Stacy Locke

Let me add a little bit to that, Marshall, because you could see we’re not flush with capital, we are – we are continuing...

Marshall Adkins

I am not sure anybody is.

Stacy Locke

We are continuing our efforts to sell non-strategic, non-core assets and I think Brian about has one of our held-for-sale rigs could close this week. Is that right, Brian?

Brian Tucker

Right.

Stacy Locke

That’s a non-walking SCR rig and we continue to have conversations – certainly, as oil prices have peaked up a little bit, we’re getting more opportunity there. And we – there is a handful of U.S. rigs and a few in Columbia that we would like to sell, if we were able to achieve appropriate pricing kind of like we sold some for during last year. So we are still seeing those opportunities and we continue to want, desire to sell some assets that are non-strategic to us. So, that will help put a little capital into the coffers.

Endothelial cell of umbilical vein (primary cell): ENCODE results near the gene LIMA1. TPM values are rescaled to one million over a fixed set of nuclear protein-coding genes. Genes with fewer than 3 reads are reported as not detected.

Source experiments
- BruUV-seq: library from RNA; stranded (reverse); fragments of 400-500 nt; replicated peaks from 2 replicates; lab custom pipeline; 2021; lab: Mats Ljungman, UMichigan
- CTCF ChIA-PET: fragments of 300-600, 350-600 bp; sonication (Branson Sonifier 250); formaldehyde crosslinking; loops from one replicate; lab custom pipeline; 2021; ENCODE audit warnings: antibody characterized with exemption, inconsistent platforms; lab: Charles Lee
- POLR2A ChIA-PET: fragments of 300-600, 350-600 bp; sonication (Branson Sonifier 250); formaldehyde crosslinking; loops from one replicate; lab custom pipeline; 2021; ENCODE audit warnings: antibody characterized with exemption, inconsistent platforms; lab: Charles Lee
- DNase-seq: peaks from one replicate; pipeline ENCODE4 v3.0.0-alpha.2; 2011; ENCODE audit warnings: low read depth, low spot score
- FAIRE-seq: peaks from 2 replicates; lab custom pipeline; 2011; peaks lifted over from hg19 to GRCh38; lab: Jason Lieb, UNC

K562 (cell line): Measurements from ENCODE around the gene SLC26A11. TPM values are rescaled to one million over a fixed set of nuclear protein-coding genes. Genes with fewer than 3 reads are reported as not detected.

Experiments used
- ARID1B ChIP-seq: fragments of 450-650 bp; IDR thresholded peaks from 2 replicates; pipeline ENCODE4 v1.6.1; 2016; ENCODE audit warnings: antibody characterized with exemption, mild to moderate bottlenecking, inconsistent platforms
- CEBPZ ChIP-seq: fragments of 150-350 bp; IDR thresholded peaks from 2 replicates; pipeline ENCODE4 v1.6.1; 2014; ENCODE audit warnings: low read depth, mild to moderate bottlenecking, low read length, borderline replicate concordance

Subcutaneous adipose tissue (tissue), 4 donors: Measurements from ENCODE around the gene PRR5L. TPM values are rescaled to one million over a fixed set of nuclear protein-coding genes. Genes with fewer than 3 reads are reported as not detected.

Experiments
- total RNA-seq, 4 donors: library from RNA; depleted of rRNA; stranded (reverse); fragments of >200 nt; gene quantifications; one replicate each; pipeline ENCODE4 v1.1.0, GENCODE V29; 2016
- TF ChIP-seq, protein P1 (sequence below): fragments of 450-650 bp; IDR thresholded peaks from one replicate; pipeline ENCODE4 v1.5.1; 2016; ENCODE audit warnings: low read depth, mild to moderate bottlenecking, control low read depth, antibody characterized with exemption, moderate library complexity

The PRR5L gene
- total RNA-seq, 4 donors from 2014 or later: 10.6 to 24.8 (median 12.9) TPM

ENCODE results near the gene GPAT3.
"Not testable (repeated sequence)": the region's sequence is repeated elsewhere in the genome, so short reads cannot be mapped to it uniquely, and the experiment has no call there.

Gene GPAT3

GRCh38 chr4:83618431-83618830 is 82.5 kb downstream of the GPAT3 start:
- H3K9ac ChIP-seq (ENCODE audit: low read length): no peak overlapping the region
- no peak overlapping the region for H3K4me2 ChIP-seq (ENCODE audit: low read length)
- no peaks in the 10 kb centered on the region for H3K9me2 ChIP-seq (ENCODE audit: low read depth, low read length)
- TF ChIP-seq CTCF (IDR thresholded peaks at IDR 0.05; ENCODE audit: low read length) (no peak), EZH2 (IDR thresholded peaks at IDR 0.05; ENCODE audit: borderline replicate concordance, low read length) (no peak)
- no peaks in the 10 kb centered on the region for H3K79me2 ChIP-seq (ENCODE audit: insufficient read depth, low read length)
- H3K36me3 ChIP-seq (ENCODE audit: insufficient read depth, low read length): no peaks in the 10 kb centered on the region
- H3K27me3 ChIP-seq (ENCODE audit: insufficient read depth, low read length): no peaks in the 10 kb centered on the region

Marshall Adkins

Thanks, guys.

Operator

Thank you. [Operator Instructions] There are no further questions. I would like to turn the floor back over to Stacy Locke for closing comments.

Stacy Locke

Okay, thank you all very much for participating on today’s call and we will look forward to visiting in the future. Thank you.

Operator

This concludes today’s teleconference. You may disconnect your lines at this time and thank you for your participation.